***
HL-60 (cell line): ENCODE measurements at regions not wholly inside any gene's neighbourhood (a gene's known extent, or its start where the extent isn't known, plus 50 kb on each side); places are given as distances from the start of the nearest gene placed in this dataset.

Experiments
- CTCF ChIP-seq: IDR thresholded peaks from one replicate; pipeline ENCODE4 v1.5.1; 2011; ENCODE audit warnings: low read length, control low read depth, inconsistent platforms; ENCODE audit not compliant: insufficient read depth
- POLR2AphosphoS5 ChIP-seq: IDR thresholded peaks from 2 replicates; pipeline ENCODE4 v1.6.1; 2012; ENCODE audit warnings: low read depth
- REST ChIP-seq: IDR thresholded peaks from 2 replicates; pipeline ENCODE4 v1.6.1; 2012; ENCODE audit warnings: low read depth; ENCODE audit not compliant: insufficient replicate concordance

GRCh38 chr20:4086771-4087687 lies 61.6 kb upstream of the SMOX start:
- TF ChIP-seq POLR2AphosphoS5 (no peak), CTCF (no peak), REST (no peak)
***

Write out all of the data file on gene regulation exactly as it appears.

HL-60 (cell line): ENCODE measurements at regions not wholly inside any gene's neighbourhood (a gene's known extent, or its start where the extent isn't known, plus 50 kb on each side); places are given as distances from the start of the nearest gene placed in this dataset.

Experiments
- CTCF ChIP-seq: IDR thresholded peaks from one replicate; pipeline ENCODE4 v1.5.1; 2011; ENCODE audit warnings: low read length, control low read depth, inconsistent platforms; ENCODE audit not compliant: insufficient read depth
- POLR2AphosphoS5 ChIP-seq: IDR thresholded peaks from 2 replicates; pipeline ENCODE4 v1.6.1; 2012; ENCODE audit warnings: low read depth
- REST ChIP-seq: IDR thresholded peaks from 2 replicates; pipeline ENCODE4 v1.6.1; 2012; ENCODE audit warnings: low read depth; ENCODE audit not compliant: insufficient replicate concordance

GRCh38 chr20:4086771-4087687 lies 61.6 kb upstream of the SMOX start:
- TF ChIP-seq POLR2AphosphoS5 (no peak), CTCF (no peak), REST (no peak)